Jewish students have voted to continue working with the National Union of Students and its anti-Israel president Malia Bouattia, deciding to “stay in the room, rather than shout from outside”.

The vote, at the Union of Jewish Students’ annual conference on Sunday, was “an opportunity missed,” according to one of the two student who proposed the motion which saw “passionate debate” involving four rounds of speeches.

The lively exchange saw Jewish students discuss the advantages and disadvantages of suspending the current working relationship between the UJS and national student body. Organisers later said the result meant that “despite events of the last year, Jewish students are not ready to give up on the NUS”.

Josh Holt, who was elected UJS president 2017-18 at the same conference, said: “There is so much that can be done from within the room, and we can do far less if we shout from the outside. We have to try and make change for ourselves and we are best placed to do that when we are in the room.”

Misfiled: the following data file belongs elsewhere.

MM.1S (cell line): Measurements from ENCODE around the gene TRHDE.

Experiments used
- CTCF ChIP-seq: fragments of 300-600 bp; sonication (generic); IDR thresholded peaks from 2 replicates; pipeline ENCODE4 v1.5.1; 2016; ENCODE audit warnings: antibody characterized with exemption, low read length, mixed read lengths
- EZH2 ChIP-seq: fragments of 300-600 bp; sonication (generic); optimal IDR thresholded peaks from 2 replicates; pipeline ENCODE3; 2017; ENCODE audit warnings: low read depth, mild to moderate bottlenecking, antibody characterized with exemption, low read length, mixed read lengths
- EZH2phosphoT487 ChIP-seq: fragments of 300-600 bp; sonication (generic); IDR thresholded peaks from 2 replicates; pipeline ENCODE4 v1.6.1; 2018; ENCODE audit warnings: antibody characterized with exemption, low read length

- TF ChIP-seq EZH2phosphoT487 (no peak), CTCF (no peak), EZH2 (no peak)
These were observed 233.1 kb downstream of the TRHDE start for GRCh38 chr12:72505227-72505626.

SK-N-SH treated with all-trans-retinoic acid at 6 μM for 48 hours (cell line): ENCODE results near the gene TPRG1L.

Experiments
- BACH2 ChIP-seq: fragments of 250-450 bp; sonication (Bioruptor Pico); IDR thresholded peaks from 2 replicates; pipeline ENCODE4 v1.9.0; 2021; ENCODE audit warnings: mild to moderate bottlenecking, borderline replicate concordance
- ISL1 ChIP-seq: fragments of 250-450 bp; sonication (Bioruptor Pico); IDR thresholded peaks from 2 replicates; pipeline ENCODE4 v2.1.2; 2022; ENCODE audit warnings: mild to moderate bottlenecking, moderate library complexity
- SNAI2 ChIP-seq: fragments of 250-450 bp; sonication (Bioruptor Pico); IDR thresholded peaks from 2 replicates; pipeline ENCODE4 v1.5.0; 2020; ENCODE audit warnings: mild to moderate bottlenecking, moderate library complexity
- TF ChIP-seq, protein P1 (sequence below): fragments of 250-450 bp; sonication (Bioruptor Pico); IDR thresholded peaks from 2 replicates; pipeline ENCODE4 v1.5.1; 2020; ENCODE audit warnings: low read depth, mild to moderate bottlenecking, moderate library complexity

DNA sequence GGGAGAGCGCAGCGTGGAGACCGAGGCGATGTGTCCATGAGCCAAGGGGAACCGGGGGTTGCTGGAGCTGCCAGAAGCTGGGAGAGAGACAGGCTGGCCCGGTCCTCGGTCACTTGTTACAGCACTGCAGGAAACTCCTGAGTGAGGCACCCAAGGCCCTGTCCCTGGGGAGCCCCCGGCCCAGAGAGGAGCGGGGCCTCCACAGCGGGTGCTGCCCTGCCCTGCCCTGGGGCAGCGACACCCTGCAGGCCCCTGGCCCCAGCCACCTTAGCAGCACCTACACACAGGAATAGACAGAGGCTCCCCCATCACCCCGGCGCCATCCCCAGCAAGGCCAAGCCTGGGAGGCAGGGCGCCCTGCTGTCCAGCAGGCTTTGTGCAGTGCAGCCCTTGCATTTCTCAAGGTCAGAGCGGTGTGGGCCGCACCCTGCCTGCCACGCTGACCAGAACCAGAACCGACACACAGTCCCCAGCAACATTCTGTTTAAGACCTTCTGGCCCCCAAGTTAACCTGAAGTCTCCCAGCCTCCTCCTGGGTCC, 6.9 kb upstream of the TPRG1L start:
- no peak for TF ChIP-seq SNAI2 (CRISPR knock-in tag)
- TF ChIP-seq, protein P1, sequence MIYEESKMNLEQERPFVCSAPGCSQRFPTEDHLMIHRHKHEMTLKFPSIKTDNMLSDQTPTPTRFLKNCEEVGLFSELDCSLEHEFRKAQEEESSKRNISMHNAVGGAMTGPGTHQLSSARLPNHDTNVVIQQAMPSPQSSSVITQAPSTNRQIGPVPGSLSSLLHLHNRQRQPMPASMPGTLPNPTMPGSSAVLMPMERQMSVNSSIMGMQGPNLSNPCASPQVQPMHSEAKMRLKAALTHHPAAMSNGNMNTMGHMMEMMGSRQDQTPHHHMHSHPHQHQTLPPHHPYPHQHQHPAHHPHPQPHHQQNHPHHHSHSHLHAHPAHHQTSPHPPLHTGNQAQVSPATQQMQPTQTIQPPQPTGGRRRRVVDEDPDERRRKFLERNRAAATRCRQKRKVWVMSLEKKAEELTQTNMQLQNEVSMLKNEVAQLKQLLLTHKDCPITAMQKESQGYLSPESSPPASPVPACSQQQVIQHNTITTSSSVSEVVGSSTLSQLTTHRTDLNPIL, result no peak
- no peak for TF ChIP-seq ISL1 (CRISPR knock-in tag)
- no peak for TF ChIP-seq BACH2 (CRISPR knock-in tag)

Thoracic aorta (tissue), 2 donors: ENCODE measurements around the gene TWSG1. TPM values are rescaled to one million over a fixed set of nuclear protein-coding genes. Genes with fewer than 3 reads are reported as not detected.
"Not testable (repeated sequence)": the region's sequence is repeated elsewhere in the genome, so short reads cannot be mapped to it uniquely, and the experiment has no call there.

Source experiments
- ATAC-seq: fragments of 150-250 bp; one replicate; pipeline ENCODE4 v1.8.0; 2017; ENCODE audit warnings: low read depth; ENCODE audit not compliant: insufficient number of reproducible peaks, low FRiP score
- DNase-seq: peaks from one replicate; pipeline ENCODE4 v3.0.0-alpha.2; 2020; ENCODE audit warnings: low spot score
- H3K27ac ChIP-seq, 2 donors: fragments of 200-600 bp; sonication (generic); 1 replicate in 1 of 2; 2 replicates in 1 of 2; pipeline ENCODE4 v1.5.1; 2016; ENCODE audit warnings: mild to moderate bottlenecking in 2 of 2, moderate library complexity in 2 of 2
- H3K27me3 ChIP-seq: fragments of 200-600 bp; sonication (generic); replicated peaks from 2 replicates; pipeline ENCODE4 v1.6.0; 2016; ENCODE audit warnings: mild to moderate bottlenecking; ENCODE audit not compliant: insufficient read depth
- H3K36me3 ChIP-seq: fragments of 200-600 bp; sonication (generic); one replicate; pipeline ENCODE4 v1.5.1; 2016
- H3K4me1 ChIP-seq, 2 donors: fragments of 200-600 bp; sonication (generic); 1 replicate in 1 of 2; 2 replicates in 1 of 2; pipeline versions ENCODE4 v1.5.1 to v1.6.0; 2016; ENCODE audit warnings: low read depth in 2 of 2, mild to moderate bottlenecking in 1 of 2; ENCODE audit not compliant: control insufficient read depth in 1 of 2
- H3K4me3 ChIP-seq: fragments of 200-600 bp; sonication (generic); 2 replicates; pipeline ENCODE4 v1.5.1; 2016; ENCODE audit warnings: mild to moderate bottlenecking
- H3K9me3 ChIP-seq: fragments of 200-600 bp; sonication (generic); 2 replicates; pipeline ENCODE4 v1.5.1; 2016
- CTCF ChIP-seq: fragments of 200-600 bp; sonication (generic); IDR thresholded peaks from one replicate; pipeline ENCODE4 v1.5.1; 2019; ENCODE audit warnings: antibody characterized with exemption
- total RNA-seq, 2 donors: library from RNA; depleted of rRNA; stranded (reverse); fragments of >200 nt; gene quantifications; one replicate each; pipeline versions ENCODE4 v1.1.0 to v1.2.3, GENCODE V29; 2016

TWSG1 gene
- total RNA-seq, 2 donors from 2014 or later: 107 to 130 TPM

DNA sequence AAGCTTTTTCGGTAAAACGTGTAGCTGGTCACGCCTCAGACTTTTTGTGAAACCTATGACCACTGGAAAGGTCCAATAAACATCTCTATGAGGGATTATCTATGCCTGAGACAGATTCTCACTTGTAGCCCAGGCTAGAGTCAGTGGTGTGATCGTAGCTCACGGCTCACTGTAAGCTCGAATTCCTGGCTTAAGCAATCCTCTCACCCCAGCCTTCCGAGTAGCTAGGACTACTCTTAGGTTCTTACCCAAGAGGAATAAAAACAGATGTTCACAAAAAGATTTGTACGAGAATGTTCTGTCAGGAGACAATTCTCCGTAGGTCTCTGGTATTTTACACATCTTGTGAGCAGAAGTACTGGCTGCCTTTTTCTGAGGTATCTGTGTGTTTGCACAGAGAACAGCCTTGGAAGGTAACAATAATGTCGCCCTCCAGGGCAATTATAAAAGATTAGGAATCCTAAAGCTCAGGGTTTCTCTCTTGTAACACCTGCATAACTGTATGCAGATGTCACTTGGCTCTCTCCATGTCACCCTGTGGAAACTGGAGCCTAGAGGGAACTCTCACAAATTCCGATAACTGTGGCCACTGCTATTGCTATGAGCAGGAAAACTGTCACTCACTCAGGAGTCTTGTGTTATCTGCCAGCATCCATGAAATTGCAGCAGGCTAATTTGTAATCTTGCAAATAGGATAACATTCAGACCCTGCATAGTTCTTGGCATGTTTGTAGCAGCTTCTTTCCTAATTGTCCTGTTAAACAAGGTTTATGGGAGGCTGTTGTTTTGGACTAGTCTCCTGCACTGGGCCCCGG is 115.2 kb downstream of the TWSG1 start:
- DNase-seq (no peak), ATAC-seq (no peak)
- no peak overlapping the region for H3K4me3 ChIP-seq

Malia Bouattia

NUS president Malia Bouattia, who has angered Jewish students

The motion had denounced Bouattia, declaring: “Since her election, Malia has done little to listen to Jewish students’ concerns or to reassure them that she has understood why they believed her rhetoric to be anti-Semitic.” Bouattia has said her criticisms were of Zionism, which is a political ideology, not of Jews.

Motion co-sponsor Binyomin Gilbert said: “I am disappointed that this motion didn’t pass. It was a key opportunity to stand up against what many Jewish students do see as a core and fundamental problem in the NUS.”

He added: “The outcome was not a solidarity vote for Malia or the current NUS leadership but was made bearing in mind the varied needs of Jewish students beyond issues of anti-Semitism.”

Max Sherrard, a two-time NUS Delegate for the University of Leeds Students Union, argued against Gilbert, saying: ‘The role of UJS at NUS Conference is now even more important… This motion threatens to reduce Jewish students’ role in NUS to victims of anti-Semitism. The reality is that Jewish life is so much more.”